Date4. May 2016 | 14:57
TagsAdrian Ballinger, Climbing season, Climbing Sherpas, CTMA, fixed ropes, Helicopter, Mount Everest, Nepal, Tibet
For once, I must compliment the Chinese. The country’s authorities refused Tyler Armstrong the permit for climbing Mount Everest. As reported, the now 12-year-old American wanted to climb the highest mountain in the world from the Tibetan north side this spring. Tyler and his parents had hoped to get a “special permit” – as already in 2012 for the ascent of Kilimanjaro (5895 m, highest mountain in Africa) and in 2013 for Aconcagua (6962 m, highest peak in South America). But this time the Chinese stood firm. From my point of view, it’s a victory for common sense. Everest is no place for children, no matter how fit they are.
Date13. April 2016 | 16:56
The Base Camps on both sides of Mount Everest have got empty eleven days after the devastating earthquake in Nepal. The climbers are on their way back. What about their permits, after they could not even make a single attempt to climb the highest mountain on earth? In Nepal, the Sagarmatha Pollution Control Committee (SPCC) has requested the government to extend this year’s permits until 2016.
Date6. May 2015 | 15:50
China shows its friendly face. For 10 May, the Chinese government is planning “to provide a charter flight free of charge form Lhasa to Kathmandu for all Sherpas – not just for Climbing Sherpas, but also for cooks and kitchen helpers”, Ralf Dujmovits wrote to me calling it “a generous gesture” – despite the expected propaganda of the Chinese. The most successful German mountaineer arrived in Lhasa, like many other western climbers who were on expedition in Tibet. “The China Tibet Mountaineering Association (CTMA) generously bears the costs of transport to Lhasa, accommodation and meals. And they take care of the visa formalities for the stranded climbers coming from all Tibetan peaks”, the 53-year-old said.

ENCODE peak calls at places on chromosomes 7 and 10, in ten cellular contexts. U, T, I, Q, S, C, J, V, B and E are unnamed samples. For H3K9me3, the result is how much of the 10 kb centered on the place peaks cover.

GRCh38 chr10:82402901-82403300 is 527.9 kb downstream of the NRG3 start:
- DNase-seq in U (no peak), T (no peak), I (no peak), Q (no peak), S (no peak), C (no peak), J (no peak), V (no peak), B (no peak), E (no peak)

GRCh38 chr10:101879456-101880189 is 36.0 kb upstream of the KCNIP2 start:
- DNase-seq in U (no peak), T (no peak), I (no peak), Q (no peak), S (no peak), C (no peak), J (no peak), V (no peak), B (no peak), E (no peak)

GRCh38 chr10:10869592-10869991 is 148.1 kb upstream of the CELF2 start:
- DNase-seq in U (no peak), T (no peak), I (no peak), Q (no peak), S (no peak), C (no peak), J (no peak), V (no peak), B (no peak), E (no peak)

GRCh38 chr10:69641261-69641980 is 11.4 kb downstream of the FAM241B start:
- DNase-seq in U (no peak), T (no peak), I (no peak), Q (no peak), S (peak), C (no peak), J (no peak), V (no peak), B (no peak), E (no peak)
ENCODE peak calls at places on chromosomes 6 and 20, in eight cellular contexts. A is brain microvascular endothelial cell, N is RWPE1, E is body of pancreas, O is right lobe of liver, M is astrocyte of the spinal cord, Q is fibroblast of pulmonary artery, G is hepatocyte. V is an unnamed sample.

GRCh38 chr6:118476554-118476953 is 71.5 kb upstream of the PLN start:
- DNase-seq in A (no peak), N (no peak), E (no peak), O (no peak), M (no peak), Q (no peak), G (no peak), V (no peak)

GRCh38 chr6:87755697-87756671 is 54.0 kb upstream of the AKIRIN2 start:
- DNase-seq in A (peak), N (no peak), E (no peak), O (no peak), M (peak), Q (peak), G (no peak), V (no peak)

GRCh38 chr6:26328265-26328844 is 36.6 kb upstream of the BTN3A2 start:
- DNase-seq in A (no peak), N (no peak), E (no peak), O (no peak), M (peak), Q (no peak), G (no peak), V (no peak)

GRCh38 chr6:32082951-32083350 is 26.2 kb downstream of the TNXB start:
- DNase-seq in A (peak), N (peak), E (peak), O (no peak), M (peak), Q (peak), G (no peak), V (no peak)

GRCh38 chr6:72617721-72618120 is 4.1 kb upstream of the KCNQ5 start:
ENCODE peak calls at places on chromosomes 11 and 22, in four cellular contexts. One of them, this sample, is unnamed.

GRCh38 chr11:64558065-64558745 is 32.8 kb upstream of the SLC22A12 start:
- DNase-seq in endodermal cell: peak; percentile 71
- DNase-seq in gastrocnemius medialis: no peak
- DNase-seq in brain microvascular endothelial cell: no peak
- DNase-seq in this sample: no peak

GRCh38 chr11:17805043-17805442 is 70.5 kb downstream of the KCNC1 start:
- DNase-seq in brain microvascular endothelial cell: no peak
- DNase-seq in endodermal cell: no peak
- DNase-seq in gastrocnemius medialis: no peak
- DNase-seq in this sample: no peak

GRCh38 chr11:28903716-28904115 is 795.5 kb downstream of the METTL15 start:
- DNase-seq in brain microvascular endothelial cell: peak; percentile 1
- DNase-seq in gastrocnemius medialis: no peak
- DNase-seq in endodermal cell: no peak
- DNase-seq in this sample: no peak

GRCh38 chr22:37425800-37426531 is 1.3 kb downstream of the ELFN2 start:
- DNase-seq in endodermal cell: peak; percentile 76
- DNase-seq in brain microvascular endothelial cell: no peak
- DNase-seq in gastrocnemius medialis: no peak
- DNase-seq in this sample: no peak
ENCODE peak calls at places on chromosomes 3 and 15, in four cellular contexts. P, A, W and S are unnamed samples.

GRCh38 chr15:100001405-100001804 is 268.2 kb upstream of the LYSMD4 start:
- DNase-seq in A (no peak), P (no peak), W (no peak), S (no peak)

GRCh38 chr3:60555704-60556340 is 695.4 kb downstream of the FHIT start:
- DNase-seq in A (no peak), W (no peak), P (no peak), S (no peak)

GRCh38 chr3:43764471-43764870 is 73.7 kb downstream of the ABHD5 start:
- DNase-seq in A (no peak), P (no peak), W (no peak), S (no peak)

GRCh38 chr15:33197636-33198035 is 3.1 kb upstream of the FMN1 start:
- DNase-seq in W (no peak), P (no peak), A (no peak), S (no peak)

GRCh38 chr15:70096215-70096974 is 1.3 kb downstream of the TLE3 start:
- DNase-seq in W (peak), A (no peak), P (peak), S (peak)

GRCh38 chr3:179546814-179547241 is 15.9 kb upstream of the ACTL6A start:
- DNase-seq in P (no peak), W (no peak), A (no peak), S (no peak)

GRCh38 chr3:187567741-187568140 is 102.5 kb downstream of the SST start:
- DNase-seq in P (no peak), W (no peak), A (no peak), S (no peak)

Date4. May 2015 | 14:52
TagsAvalanche, CTMA, Earthquake, Langtang, Lhasa, Nancy Hansen, Nepal, Ralf Dujmovits, Sindhupalchowk, Tibet
He cannot just carry on as if nothing had happened, says Dominik Mueller. The head of the German expedition operator Amical alpin today abandoned his expedition on the Tibetan north side of Mount Everest – after consultation with his clients, who according to Dominik also did not want to continue. “When I look in the faces of our cook, the kitchen boys and all the other Sherpas here, I cannot climb on in good conscience”, Dominik tells me by phone from the “Chinese Base Camp” at 5,150 meters, where according to his estimate are still 250 to 300 climbers and staff. The team’s cook has lost his house in Kathmandu, many others have not even been able to contact their families. “We can not sit here on a beautiful island and make for love, peace and harmony while there are thousands of deaths around us.”
Date28. April 2015 | 18:58
TagsAmical Alpin, CTMA, Dominik Mueller, Earthquake, Mount Everest, Nepal, Ralf Dujmovits, Sherpa, Tibet
It is time to look to the north side of Mount Everest. After the early end of the spring season on the Nepalese south side because of the avalanche accident in the Khumbu Icefall with 16 dead, everything is proceeding on schedule on the Tibetan side of Everest. About 100 climbers have got a permit of the China Tibet Mountaineering Association (CTMA) to climb on the north side of the highest mountain in the world. The members of an expedition from Malta have already climbed to Camp 2 on 7500 meters by mid-week. “We need to wait for our summit window”, expedition leader Greg Attard reported. “The team is performing very well. Everyone is exhausted but excited and in good health.”
Date4. May 2014 | 18:15